Women in Trucking - A Woman Driver's Guide
Give Yourself Every Chance
We are starting a new CDL class at the Technical College where I teach part-time. We are once again blessed with a room full of nice people. I know, however, that not all of them will make it through the class. Some, for reasons beyond their control, will find it too hard to work and attend class, some won't get their APs, some will simply find out it wasn't what they thought. Many will learn it is harder and more complicated than they realized, for some that will be too much. For others it will be a challenge, one they will meet head on and those are the ones that will make it through class.
But even that is no guarantee that they will make it as a trucker. The student must possess a real work ethic that extends beyond the classroom or training course. The lifestyle is impossible to imagine from the outside: the hours of time spent alone, the endless miles; the holidays, birthdays, and special events you won't be home to share.
There is no one else to pick up the slack or to do it for you. You must work every day you are expected to, and there are very few paid holidays or sick days. You will have to do your own laundry, shop for your own food, make up your own bunk.
And most annoying of all is the paperwork! First, keep track of your information, start a folder, a notebook. Keep all originals, MVRs, certificates of completion of all courses, schools, and awards. Keep a duplicate set in another location. Start dates, as well as departure dates are important. Complete addresses and phone numbers, with supervisor's names are easily forgotten. When you fill out applications you must give a 10-year history. If that takes you back to high school or when you entered this country, state that. Leave no gaps over 30 days. Keep records and copies of anything you fill out.
When you start on the job, pay attention in orientation! Each company has its own paperwork requirements as well as their own way of doing things. Learn to do things their way and your life will be easier. Ask questions and make notes and use a brief case or bag, organization helps. Read the company manual, read the owner's manual that comes in the truck. Keep your bills of lading in a safe place-the same place every time will keep you from frantically searching for them!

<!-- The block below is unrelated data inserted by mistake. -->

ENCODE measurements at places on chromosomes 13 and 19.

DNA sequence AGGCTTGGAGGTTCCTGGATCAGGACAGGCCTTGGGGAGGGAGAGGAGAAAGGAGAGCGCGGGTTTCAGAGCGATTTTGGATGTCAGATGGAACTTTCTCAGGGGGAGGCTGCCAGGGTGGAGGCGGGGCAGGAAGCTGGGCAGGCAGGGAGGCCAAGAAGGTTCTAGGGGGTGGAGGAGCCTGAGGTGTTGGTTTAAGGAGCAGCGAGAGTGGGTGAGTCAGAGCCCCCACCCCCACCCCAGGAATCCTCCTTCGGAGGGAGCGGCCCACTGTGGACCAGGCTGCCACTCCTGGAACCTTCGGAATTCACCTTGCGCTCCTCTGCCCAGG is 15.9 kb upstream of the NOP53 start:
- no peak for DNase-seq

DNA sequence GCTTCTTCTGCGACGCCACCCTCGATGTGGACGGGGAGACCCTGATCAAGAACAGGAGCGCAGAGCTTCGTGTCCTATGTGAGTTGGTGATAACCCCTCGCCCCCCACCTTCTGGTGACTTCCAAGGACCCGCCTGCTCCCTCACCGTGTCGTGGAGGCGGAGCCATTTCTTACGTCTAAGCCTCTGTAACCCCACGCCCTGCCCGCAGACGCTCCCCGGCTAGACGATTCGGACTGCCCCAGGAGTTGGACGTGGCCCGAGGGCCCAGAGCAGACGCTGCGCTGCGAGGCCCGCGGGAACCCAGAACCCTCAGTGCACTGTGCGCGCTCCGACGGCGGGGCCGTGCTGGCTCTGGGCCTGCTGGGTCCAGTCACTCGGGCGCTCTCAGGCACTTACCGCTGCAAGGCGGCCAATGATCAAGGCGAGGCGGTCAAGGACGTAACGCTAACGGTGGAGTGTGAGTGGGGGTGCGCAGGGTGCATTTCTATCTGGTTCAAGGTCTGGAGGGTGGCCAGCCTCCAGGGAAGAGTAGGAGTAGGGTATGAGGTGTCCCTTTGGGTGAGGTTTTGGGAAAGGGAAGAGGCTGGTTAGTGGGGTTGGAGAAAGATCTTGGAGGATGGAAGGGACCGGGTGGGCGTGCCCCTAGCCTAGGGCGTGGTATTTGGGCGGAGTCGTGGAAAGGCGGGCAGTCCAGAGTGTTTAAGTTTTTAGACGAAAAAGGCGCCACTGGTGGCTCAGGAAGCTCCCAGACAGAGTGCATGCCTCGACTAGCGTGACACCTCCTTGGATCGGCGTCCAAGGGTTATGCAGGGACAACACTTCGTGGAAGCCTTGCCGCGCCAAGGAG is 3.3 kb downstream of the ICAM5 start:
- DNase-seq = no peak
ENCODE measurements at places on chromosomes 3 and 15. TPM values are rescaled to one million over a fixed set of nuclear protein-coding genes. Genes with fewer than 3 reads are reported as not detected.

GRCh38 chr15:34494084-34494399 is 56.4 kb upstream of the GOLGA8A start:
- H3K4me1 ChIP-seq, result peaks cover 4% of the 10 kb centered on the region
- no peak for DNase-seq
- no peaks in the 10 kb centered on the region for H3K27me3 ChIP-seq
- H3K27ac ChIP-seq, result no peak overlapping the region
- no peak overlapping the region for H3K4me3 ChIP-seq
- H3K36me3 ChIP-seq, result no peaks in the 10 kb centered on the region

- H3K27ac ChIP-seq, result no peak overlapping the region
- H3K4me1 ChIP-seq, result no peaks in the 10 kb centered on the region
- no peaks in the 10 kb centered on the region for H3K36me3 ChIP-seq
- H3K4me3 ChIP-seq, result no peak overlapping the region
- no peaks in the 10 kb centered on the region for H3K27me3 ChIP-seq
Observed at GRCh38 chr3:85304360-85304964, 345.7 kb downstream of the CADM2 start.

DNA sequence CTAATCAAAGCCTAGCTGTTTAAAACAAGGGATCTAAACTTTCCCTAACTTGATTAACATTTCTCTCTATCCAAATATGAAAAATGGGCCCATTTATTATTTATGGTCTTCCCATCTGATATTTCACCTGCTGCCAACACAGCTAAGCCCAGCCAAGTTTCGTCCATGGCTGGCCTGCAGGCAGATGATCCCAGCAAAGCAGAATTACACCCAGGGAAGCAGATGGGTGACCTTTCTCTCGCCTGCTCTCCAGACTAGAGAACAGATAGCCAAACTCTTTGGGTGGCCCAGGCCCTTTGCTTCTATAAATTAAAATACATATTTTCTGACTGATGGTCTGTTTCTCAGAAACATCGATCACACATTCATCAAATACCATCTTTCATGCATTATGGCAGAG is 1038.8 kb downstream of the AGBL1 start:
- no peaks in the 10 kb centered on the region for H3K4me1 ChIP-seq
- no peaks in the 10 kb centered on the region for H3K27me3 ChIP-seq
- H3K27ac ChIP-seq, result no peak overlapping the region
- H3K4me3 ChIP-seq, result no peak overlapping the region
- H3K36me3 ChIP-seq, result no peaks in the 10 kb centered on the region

When you get out there on the road, have an open mind and be free of set expectations. Write down directions, you are likely to go back there. Write down names: the dock foreman, the loader, and anyone else you might see again. Knowing their names will get you better service. Get phone numbers and complete addresses. Call and get your own directions when the ones they gave you don't make sense, always ask someone in shipping or receiving. Notice where you enter, and where the shipping or receiving areas are. Drive slowly in parking lots, use your four-ways and don't blind other drivers with your headlights. Get out and look. Check the area you are backing into carefully and often.
Now, even if you have the world's best trainer and you give it your best effort, you may still have awful days when everything goes wrong. Please don't throw in the towel because of one bad day, or even a few bad days, that is a permanent solution for a temporary problem. Too often drivers will burn their bridges, and sometimes before they have given themselves enough time to really know the trade.
Do not abandon your truck and do not quit under a load-you may never drive again. Even if you do it because of a family emergency, communicate with your company. Go to the top, do what it takes. I am sorry but there is never an excuse to quit that way! And it's likely you will find out nothing else pays as well, or has as much work available. Looking in the papers, the want ads are pretty skimpy but the driving jobs are there.
The economy has slowed down, freight has slowed down but it doesn't stop. Prepare for the lean times. There is a slow-down immediately after Christmas every year. Put back enough for three months as soon as you can. You'll make some money the first two or three months of the year, but not as much as the rest of the year. Don't waste your money out there on the road. Give your self every chance to succeed. There is more to driving than driving.
Stay safe out there.